Rehabilitating the displaced Pandits

By K.N. Pandita – Reports say that displaced Kashmiri Pandits have filed a petition before the Supreme Court asking for the rehabilitation. Reportedly, the SC has issued notices to the Government of India and the J&K Government. The Supreme Court has issued notices to the Union and the State governments.

It is ironical that the request for rehabilitation comes from those who are the victims of ethnic cleansing in their places of origin. Are they convinced that conditions in the valley are conducive for their return and rehabilitation? Only some weeks ago Dr. Farooq Abdullah the Patron of NC and his son Omar Abdullah visited a refugee camp of the Pandits in Jammu and publicly declared that conditions in the valley were not conducive for their return. How come the Pandits have discounted these views and undertaken to approach the SC?

Actually return and rehabilitation of the Pandits IDPs has never been that simple a matter. The State government under different Chief Ministers did take it up at various occasions declaring that it was interested in the return of the Pandits. The Government of Mufti Saeed went to the length of announcing it would build multi-storeyed habitats at two places in the valley for the Pandits

Rehabilitation of the Pandits has two aspects, namely return and rehabilitation. The return of the Pandits is closely linked to the ground situation in the valley. Since the ground situation continues to be insecure owing to escalation of terrorist activities as stated by the Home Minister in the Parliament recently, who is going to guarantee the security of 300,000 souls returning to the valley?

Retracing the history of early 1990, it is an established fact that the Pandit exodus was the result of a full-scale ethnic cleansing agenda of the terrorist outfits operating in the valley. Therefore the return of the Pandits after a lapse of sixteen years carries the re-requisite of setting up a commission of inquiry into the rise of terrorism-fundamentalism in Kashmir. This has been the demand of the Pandit organization right from the time of their exodus.

The Pandits are convinced that some local political groups were party to their ethnic cleansing and killings. But since they did not make a vote bank for any political party, nobody was prepared to take up the blatant violation of their human rights. Even the National Human Rights Commission showed scant concern for what had befallen them. Therefore, while addressing the issue, the Supreme Court is expected to go into all aspects of their ethnic cleansing and exodus in order to reinforce secularist democracy in Kashmir.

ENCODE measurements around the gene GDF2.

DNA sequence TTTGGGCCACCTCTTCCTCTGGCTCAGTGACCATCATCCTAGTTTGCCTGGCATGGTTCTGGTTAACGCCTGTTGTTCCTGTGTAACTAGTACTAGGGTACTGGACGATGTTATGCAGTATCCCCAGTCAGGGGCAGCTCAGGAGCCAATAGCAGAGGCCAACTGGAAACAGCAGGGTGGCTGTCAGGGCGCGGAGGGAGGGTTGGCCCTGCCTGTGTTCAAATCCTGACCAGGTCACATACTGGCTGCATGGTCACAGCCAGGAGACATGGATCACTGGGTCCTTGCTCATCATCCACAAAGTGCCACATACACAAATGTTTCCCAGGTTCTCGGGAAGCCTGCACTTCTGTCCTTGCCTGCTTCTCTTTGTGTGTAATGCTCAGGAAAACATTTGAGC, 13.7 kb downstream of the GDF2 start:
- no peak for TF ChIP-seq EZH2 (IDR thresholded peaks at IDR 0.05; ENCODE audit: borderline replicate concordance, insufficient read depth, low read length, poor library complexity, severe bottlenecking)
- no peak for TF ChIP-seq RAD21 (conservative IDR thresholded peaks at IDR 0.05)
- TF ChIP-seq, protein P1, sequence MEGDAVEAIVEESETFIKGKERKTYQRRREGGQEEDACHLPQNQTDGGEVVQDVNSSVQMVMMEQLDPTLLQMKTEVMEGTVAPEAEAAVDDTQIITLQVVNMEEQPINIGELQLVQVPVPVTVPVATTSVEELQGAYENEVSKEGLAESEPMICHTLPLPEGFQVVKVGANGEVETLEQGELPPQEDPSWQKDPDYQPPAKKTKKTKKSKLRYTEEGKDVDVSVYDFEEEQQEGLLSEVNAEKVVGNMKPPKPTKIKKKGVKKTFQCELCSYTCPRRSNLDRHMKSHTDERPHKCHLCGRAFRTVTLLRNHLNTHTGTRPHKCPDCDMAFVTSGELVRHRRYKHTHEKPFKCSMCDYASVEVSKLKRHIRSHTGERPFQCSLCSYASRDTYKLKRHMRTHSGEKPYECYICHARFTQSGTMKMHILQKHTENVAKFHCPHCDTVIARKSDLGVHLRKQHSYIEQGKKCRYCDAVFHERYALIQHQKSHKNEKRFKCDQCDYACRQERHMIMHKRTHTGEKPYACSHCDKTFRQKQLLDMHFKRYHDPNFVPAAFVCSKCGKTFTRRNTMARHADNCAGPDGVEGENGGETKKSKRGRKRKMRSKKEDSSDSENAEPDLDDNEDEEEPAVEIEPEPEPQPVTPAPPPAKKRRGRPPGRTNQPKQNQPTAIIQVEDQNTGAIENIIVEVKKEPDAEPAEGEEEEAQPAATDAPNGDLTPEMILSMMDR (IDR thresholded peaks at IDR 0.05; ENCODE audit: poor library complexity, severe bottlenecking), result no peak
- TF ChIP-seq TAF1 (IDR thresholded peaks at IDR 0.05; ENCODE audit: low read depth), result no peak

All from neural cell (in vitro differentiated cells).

The state governments did take up the issue of rehabilitation of Pandits at one or the other point of time in the past but these lacked sincerity and careful planning. Actually no state government ever had any policy towards that end. The question of taking the Pandits into confidence was brushed aside as insignificant.

The Pandits have been seriously and deeply considering the matter of their return and rehabilitation. Through a consensus of opinion way back in 1990, and reiterated so often, the Pandits, organized into Panun Kashmir, demanded a Pandit Homeland in the valley as the only viable and acceptable formula of their rehabilitation. This was conveyed to the concerned quarters that showed only their reluctance to discuss the suggestion. Not only that, those opposed to the idea even began accusing the Pandits of dividing the State and working against national interests. What is more, during the past decade and a half, the Central authorities always offered unconditional talks to the separatists of Kashmir but the Pandits, the victims of terrorism, were never invited to express themselves in these deliberations. It was only the present Prime Minister who for the first time invited the Pandit leadership to participate in two round tables.

The Pandits are clear on their demand. They neither want the division of the country nor are they acting against the interests of the nation. Rather the truth is the reverse of it.

Panun Kashmir’s Homeland demand is practical reinforcement of secularist ideology of the Indian State. It is also the fulfilment of the clauses of the Constitution of Indian Union and of J&K State. It is recognizing the identity of a “reverse minority” as has been clearly set forth in the reports of the Working Groups on Minorities at the UN HRC. It is empowering a “reverse minority” with constitutional rights to be an equal partner in decision-making and decision implementing process. Pandit Homeland is to ensure and strengthen communal harmony and peaceful coexistence among various identities in Kashmir. In particular, the part of the demand that the Homeland is declared a centrally administered region testifies to the sincerity of the community to secularism and national cohesion. The Pandits do not lose their rights just because of their numerical insignificance. It has to be noted that regional autonomy must take into account the interests of ethnic, cultural, linguistic and religious identities particularly when these are under the threat of decimation.

It is hoped that the Supreme Court of India, the guardian of the Constitution and the rights of all citizens of India, will consider with utmost patience the open as well as hidden aspects of the question of Pandit rehabilitation in a State that is torn by externally sponsored and abetted fundamentalism-terrorism, and where the Pandits lived as a miniscule minority with immensely curtailed space for political, economic and social growth. (The writer is the former Director of the Centre of Central Asian Studies, Kashmir University).

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